An Elite Apprentice
Emma McIntyre’s journey to becoming qualified in the Architectural Aluminium Joinery (AAJ) industry was anything but straightforward.
When Emma left high school, she went off to study to become a registered nurse, although this didn’t quite eventuate, she did end up working as a caregiver for five years.
Originally from Whangarei, she made the move south to Warkworth with her now fiancé with the intention of getting herself an apprenticeship. A friend of Emma’s through her time as a caregiver advised her that jobs were going at Elite Window Solutions and that she should apply, the rest, as they say, is history!
Not long after signing into her apprenticeship with BCITO, Emma was to receive some news that would change her life forever; she was pregnant with her first child.
With her child now almost a year old, Emma says, “managing work and a newborn was a challenge but made a lot easier thanks to the support of Angela and the rest of the Elite staff”. Angela Dalton is Emma’s boss, and she can’t speak any higher about what Emma is achieving. Angela says, “Emma is such a fantastic employee, she has taken to the trade so well, and the way she balances motherhood and her job is a real testament to her character”.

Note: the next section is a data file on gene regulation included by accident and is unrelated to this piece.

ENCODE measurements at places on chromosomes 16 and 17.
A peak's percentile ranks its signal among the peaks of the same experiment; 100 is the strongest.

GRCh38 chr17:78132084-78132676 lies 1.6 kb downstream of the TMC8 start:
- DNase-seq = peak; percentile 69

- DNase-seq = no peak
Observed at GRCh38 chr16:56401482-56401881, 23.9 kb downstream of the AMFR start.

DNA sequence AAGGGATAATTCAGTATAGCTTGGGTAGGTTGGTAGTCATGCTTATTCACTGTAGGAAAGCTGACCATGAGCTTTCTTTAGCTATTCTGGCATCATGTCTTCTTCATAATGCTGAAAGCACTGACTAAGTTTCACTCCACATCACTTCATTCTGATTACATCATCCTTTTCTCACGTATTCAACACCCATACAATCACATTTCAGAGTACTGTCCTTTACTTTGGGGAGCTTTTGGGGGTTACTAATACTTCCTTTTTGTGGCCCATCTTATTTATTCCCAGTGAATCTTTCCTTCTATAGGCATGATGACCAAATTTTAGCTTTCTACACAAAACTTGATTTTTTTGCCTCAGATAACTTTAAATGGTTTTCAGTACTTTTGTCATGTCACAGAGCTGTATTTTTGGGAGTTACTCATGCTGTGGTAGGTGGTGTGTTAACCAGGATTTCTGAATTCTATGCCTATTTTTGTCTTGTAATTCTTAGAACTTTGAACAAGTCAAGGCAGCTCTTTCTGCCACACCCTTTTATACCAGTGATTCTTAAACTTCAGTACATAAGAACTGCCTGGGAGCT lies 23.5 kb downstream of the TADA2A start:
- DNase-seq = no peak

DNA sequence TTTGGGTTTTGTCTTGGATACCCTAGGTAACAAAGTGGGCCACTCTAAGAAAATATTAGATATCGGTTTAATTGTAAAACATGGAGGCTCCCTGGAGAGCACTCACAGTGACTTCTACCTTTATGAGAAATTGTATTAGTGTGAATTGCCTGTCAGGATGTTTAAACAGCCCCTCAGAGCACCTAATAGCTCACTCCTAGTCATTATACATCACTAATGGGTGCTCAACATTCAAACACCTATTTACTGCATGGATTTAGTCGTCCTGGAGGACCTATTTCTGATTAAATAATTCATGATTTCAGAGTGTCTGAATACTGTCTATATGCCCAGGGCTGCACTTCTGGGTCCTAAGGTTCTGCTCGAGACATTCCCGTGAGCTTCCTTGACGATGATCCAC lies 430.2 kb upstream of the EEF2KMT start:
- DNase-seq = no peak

Last year Emma was nominated for the National Association of Woman in Construction (NAWIC) Student/Apprentice Excellence Award. Emma says, “I was so happy to be a finalist for the award, especially after the path I had taken in my career. I am a pretty humble person, so award nominations are such a nice bonus”.
When asked what has she enjoyed most about her apprenticeship so far, Emma says, “learning everything, I like to know everything that’s going on inside and outside the workshop. It’s nice to be able to carry out a magnitude of jobs rather than just make a window.” Angela echoes Emma’s thoughts, saying, “her attention to detail is amazing, along with her work ethic. It’s such a pleasure to have Emma as part of the team”.
As for where to next for Emma, she ahs just completed her apprenticeship and is already looking to make a start on a new strand of the AAJ qualification. When asked what advice she had for other women thinking of getting into the trades, she says, “don’t be afraid, don’t worry what anyone else thinks. There is always going to be an employer willing to give you a go; just keep banging on those doors”.